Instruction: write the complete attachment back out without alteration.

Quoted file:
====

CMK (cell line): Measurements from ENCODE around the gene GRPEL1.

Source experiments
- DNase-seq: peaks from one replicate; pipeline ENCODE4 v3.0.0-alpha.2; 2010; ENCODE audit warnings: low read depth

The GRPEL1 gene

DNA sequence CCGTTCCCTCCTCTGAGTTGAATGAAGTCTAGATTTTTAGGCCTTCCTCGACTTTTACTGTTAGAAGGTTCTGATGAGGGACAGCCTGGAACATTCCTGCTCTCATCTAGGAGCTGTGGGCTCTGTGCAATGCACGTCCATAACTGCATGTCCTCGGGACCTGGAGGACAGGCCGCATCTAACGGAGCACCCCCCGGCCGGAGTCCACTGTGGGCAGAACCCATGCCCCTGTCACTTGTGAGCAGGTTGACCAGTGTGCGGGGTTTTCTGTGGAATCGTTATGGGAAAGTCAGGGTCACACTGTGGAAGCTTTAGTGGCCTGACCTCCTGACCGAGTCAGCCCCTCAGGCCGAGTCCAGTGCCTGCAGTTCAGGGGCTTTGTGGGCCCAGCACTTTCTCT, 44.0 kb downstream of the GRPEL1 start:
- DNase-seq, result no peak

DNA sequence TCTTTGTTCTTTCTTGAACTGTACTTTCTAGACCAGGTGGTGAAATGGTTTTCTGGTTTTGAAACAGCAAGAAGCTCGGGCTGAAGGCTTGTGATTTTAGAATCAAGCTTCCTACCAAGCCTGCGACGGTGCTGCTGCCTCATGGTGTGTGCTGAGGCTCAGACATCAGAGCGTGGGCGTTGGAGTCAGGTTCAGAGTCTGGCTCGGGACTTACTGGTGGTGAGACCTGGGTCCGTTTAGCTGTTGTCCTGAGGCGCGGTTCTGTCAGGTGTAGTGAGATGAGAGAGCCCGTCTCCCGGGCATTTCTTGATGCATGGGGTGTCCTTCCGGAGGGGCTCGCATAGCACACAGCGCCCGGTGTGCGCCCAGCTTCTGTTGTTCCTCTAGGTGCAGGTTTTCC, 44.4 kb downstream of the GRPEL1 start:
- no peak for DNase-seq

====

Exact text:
CMK (cell line): Measurements from ENCODE around the gene GRPEL1.

Source experiments
- DNase-seq: peaks from one replicate; pipeline ENCODE4 v3.0.0-alpha.2; 2010; ENCODE audit warnings: low read depth

The GRPEL1 gene

DNA sequence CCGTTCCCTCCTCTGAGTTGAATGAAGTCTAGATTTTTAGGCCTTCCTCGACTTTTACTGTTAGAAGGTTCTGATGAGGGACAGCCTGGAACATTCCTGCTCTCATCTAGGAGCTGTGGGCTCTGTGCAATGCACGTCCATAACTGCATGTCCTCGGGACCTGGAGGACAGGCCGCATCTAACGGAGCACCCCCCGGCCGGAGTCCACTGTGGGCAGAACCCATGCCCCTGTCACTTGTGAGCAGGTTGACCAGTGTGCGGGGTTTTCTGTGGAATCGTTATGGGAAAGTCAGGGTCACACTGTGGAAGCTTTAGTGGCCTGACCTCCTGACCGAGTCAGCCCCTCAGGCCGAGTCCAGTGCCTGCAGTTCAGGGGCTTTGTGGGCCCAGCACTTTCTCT, 44.0 kb downstream of the GRPEL1 start:
- DNase-seq, result no peak

DNA sequence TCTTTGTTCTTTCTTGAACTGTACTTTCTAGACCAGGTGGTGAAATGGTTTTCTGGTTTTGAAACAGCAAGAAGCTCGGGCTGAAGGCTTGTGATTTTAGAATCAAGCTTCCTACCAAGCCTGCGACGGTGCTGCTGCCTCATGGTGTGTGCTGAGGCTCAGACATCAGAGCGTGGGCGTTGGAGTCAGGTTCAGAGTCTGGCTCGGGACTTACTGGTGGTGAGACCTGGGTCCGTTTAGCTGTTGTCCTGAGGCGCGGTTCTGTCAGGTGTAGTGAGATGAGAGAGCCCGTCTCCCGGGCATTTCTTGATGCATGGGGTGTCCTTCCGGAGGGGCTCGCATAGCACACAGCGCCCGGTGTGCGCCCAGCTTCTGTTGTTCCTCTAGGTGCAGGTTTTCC, 44.4 kb downstream of the GRPEL1 start:
- no peak for DNase-seq